Now Peter takes a different tack. I can picture him pulling Jesus aside and demanding to know just what he was thinking, talking like that. As my Dad the Baptist preacher used to call him, “Good old wishy-washy Peter,” the guy who just risked an accusation of treason in claiming that Jesus was the son of God, actually tells the person he claims is the Messiah what he should or should not say.
And Jesus puts Peter right in his place, calling him “Satan,” which actually just means “adversary.” Imagine how Peter must have felt after that.
Jesus, in effect, tells Peter “Get out of my way.”
You see, while Peter said he believed that Jesus was the Messiah, he had his own ideas about what that meant, and how things should play out. He may have believed that Jesus was the Messiah, but evidently he didn’t believe that Jesus knew what he was doing. A dying Messiah just wasn’t in Peter’s world view.
Jesus had other ideas on how messiahship worked. And by taking Jesus to task for talking about what he had to do, Peter was getting in his way. Remember back when Jesus was in the wilderness, and Satan came to him and tempted him with things that would divert him from his mission? In this passage, Peter is taking Satan’s place and tempting Jesus not to go through with his plan. And Jesus calls him on it.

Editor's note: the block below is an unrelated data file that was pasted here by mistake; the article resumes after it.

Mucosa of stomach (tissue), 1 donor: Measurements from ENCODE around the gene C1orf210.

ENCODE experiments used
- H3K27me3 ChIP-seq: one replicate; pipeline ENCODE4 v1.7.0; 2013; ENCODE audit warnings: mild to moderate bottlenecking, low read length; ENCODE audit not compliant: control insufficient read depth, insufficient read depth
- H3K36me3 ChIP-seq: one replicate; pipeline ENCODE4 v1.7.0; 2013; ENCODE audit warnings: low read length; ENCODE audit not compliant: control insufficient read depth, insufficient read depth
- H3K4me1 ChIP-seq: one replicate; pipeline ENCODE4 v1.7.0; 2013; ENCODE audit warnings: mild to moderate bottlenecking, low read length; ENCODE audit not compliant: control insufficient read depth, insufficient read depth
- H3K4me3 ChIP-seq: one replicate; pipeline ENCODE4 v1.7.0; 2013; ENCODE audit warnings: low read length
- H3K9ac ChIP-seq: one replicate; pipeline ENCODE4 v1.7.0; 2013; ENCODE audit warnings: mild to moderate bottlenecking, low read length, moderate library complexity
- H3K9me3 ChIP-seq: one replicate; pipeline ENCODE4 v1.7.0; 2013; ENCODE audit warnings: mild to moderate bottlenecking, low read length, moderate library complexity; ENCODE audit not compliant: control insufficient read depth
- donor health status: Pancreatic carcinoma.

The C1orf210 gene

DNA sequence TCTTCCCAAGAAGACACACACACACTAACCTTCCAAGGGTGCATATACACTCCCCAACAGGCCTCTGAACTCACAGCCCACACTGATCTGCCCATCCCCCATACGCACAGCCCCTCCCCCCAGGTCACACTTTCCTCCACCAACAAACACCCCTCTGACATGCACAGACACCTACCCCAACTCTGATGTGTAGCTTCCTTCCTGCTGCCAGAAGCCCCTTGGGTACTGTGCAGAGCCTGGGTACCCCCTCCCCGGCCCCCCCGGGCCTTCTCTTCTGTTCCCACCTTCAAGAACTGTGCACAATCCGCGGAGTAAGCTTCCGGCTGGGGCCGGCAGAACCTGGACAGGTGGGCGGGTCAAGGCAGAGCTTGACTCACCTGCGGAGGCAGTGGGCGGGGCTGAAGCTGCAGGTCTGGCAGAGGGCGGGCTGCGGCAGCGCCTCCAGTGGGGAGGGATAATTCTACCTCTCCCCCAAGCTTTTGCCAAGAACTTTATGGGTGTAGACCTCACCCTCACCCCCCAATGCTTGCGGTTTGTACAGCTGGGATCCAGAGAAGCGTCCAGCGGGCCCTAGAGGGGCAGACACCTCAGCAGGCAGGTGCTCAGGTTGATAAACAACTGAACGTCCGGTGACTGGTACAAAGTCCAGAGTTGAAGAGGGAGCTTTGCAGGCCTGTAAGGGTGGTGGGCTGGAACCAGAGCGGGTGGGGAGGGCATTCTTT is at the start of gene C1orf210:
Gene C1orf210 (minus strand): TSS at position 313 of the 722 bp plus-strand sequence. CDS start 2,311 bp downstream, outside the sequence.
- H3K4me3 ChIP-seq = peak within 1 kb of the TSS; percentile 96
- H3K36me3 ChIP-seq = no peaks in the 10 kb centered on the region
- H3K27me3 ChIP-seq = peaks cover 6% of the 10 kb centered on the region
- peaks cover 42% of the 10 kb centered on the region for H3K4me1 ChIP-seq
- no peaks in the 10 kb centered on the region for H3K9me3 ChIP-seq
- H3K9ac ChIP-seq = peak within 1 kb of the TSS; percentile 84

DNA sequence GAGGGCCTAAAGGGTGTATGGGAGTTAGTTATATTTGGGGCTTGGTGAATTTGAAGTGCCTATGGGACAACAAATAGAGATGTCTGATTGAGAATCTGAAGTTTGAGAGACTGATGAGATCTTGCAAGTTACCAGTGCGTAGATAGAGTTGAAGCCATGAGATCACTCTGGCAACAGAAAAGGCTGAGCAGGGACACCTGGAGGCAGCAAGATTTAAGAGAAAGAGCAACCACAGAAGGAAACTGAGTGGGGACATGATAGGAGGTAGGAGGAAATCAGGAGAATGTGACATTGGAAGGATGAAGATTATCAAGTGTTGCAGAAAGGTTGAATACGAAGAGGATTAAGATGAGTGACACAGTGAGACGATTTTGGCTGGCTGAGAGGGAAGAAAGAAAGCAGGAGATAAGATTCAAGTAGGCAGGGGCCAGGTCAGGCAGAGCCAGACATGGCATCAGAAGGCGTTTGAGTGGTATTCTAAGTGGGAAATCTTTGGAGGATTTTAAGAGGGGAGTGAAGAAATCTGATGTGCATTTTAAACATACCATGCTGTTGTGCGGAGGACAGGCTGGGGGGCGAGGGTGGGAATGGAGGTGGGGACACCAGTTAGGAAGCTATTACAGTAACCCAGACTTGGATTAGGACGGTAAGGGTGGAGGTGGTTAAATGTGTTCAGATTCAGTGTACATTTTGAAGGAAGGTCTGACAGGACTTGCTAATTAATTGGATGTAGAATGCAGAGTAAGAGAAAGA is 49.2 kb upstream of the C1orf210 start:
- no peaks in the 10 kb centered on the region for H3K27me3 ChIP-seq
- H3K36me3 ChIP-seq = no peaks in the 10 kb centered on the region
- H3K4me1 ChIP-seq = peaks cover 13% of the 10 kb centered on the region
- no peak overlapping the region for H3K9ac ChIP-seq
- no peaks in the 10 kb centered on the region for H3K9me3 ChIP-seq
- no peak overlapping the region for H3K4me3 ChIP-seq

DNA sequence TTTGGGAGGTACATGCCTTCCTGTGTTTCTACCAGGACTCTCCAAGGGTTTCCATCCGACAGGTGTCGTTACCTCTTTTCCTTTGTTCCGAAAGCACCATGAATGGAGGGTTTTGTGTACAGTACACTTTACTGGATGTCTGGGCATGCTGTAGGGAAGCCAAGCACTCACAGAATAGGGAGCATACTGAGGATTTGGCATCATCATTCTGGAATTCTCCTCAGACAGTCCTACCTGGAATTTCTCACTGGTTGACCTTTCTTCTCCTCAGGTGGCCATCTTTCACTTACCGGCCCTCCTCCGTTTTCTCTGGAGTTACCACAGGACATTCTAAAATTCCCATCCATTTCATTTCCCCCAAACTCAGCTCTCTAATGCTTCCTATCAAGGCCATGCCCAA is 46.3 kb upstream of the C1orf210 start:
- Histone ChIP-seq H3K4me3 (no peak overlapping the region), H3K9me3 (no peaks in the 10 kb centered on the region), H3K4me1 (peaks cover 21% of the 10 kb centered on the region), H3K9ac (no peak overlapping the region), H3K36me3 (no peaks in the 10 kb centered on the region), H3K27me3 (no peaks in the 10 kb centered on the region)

So…I ask the question that preachers always seem to ask when preaching on this story from any of the gospels in which it appears: Who do we say that he is?
And if the answer is the same as Peter’s: he is the Messiah, the son of the living God, then I have ask the next question: do we really believe that? Because if we do, if we sincerely believe that Jesus is the son of the living God, why don’t we act like it more?
Why don’t we put aside other petty allegiances – allegiances to the powers of this world — and treat him like the Lord of Lords that we claim to believe he is? Why do we continually put other “lords” before him? We may say, “Well, religion should stay out of these other areas.” I have some bad news for those who say that. Allegiance to Christ should affect how we behave in every area of our lives.
Do we have the courage to stand in centers of power and say “My God is bigger than you?” Do we have the courage to stand up to our friends? To the people we associate with because we may agree with them about some political issue? To people who may have temporal authority over us?
Why do we, like Peter, constantly let our preconceived notions of just what we think Jesus should be override our obedience to what he said? Our obedience to what he told us to do. Our obedience to what he still says to us when he speaks to us in the silence of our hearts? When we see chances for the Holy Spirit to work in our church and in the world, do we come up with objections? Do we bring up reasons why that’s just not a good idea? Or do we trust that Christ and the Holy Spirit will make God’s work prosper through us?
Why do our agendas constantly get in the way of HIS agenda? How often does Christ have to tell us to get out of his way?
If we truly, truly believe that Jesus is the Messiah, the son of the living God, then his agenda – the growth of the Kingdom of Heaven and the remaking of the world in God’s image – must always be ours. If it is not, then Jesus will constantly be telling us, “Get out of my way.”